A couple months ago I took my son to visit my Aunt Birutė to talk about family history and my grandmother’s exile. She gave me some extraordinary photographs during that visit, including several from Siberia. More than I expected.
One small photograph, dated 1957, shows my grandmother’s house. Made of logs and with a straw roof, it stands on fenced property. Both look bigger than I would have expected. I’d always imagined the house surrounded by forest, but the land all around her house is flat.
Another shows my grandmother and her sister Magrieta standing in the garden, up to their knees in lush leaves. They wear matching shirts and skirts made from fabric sent in care-packages by faraway daughters. On the back, in Magrieta’s handwriting: “The cabbage garden, beyond it that you can see the potatoes and fence.” I’m struck by how happy my grandmother looks in these photographs: strong and ruddy, she could be an early American pioneer. (In the above photograph my grandmother sits on the left. She has several teeth missing, knocked out in an accident with a combine harvester.)
For the last few weeks, I’ve been singing a new song to my son Sebastian at bedtime. We call it “The Bird Song.” I learned it at summer camp as a child.
Like birds returning home
Lead us too, oh Lord.
From the sad road of exile,
Gather us up.
The song was written by my grandmother’s generation about returning to the place they fled or were forced to leave. Now, as I sing my son to sleep, it is these photographs of my grandmother in her cabbage garden that appear in my mind’s eye.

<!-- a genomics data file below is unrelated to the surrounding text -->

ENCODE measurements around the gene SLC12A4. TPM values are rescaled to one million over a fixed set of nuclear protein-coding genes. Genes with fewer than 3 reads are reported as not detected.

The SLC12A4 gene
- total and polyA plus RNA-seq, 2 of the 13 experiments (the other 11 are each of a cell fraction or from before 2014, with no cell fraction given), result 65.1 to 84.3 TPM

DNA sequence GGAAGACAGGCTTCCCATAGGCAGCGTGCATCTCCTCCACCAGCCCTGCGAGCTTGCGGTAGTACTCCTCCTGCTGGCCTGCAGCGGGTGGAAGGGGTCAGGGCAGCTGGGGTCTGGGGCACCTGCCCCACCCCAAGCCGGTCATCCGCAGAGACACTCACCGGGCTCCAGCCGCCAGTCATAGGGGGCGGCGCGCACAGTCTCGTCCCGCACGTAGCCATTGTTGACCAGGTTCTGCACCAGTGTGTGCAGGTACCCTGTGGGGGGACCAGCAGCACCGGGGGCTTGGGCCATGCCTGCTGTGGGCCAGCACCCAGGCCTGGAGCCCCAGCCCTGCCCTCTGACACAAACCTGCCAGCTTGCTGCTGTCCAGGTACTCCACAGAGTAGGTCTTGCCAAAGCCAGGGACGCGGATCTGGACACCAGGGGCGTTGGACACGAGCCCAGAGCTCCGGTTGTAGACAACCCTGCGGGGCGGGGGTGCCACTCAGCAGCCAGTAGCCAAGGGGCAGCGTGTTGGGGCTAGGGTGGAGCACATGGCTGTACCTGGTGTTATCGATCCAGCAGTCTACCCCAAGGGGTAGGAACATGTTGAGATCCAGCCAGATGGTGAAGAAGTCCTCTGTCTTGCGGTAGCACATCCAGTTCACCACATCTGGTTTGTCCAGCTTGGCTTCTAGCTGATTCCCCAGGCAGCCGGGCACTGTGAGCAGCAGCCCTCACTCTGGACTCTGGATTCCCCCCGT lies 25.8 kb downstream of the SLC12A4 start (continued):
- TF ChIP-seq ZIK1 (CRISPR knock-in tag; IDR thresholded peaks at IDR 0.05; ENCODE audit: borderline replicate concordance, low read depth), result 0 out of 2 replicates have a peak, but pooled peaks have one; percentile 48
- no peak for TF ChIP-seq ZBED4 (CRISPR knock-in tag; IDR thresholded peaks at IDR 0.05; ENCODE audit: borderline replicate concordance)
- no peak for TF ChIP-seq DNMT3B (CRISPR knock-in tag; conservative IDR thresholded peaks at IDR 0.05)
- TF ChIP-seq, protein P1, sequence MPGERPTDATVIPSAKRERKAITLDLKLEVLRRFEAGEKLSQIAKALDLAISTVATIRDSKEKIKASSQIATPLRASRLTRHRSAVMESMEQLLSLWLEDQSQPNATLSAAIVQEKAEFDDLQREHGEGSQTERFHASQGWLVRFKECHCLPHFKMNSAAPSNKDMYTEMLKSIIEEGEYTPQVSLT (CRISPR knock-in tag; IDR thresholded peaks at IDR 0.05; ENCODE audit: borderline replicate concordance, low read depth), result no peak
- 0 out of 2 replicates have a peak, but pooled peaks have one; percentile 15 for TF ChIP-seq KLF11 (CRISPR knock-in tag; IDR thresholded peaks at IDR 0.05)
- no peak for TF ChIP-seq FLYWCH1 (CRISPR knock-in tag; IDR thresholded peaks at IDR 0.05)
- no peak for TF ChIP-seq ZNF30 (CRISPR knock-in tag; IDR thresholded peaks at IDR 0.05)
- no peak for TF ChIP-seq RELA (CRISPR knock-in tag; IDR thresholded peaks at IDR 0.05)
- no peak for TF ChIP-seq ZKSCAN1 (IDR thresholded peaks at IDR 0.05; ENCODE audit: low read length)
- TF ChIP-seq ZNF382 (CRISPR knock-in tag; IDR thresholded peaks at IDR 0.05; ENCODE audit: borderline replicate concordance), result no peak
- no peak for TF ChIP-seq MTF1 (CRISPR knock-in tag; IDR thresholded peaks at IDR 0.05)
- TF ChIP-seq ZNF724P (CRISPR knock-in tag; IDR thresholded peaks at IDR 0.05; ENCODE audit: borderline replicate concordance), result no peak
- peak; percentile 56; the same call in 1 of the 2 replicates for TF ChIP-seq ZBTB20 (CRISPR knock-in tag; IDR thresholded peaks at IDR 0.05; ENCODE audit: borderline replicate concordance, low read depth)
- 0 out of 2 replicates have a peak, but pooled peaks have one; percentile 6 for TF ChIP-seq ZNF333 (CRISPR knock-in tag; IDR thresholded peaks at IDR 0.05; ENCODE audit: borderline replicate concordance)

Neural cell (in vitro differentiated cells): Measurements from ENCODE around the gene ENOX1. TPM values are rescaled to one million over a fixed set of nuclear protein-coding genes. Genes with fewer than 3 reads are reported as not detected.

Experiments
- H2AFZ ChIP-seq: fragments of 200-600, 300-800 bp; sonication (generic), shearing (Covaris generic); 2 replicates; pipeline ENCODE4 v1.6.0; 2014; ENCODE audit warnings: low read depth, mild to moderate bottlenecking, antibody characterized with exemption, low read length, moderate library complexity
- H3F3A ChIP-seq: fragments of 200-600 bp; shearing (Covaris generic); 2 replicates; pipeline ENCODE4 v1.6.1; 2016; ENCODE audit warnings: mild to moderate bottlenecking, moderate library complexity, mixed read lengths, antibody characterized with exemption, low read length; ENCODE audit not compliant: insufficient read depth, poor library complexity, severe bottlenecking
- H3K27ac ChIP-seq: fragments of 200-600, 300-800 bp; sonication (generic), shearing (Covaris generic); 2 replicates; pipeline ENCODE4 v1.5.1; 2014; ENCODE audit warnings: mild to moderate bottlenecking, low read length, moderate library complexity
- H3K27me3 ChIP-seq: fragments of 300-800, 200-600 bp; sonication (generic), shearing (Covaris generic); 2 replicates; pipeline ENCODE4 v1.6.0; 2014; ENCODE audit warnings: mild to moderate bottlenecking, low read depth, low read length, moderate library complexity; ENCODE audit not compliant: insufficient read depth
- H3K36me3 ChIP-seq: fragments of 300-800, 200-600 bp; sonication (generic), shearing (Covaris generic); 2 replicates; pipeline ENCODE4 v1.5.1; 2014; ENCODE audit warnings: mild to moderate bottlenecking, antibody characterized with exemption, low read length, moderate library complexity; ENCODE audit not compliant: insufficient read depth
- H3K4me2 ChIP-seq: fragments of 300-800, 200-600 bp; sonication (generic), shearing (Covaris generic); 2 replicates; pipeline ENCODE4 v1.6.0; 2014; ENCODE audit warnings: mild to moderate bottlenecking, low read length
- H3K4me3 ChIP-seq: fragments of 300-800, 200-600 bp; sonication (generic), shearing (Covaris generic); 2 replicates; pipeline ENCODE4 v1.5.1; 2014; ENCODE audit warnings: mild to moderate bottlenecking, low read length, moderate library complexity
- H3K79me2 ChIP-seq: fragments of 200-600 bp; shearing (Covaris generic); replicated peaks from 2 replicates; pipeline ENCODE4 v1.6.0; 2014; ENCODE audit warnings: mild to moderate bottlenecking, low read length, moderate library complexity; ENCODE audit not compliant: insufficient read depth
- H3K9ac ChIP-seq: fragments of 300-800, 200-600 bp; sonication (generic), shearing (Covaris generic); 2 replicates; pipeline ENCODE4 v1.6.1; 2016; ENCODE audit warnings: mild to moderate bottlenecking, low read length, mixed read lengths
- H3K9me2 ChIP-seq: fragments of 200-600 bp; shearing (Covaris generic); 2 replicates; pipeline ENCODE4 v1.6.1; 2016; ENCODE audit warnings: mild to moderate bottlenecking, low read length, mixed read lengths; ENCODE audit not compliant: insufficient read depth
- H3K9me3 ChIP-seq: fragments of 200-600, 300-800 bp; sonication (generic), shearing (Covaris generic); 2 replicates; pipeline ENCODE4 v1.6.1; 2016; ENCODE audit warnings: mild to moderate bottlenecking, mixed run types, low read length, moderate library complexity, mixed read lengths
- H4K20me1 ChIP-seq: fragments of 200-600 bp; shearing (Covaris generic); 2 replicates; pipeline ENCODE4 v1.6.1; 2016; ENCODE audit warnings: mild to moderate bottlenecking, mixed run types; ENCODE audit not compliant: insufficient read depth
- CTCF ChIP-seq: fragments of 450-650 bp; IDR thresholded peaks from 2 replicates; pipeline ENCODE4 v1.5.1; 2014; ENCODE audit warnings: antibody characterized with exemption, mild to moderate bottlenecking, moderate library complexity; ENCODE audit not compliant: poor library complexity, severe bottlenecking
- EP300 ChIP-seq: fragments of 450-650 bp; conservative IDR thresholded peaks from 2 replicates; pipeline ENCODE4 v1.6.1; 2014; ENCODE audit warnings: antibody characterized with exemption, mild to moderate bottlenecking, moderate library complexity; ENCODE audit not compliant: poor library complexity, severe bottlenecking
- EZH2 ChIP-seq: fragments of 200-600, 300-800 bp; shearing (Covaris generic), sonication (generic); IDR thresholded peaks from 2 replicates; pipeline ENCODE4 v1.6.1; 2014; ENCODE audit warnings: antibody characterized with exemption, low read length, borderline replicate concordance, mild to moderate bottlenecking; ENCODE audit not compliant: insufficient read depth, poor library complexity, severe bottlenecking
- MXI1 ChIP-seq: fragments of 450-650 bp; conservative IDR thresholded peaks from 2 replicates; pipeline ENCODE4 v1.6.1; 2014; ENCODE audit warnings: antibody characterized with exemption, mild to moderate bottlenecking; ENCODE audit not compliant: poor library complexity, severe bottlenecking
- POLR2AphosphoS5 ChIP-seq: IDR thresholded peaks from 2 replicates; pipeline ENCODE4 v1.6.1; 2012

Home: I wonder if it felt like a homecoming when my grandmother returned to Lithuania after seventeen years. Can there be home without family? Her children were grown and far away; it would be another seven years before she saw her family again, when she emigrated Canada. But is family enough to restore home? Surely this country wasn’t home either: the language and customs remained strange to her until her death.
Did exile rob my grandmother of her home in more fundamental way than mere displacement? By taking her away by force, did her captors kill the very possibility of home?
Most people still die within a few kilometres of where they were born. Not so for my grandmother. Not so for many of us who move often and far either by choice or necessity. So what are the ties that bind the landless far from loved ones?
What is home to the exiled?
[Photo: Ona and Magrieta in Brovka, Siberia, 1957. Photographer unknown]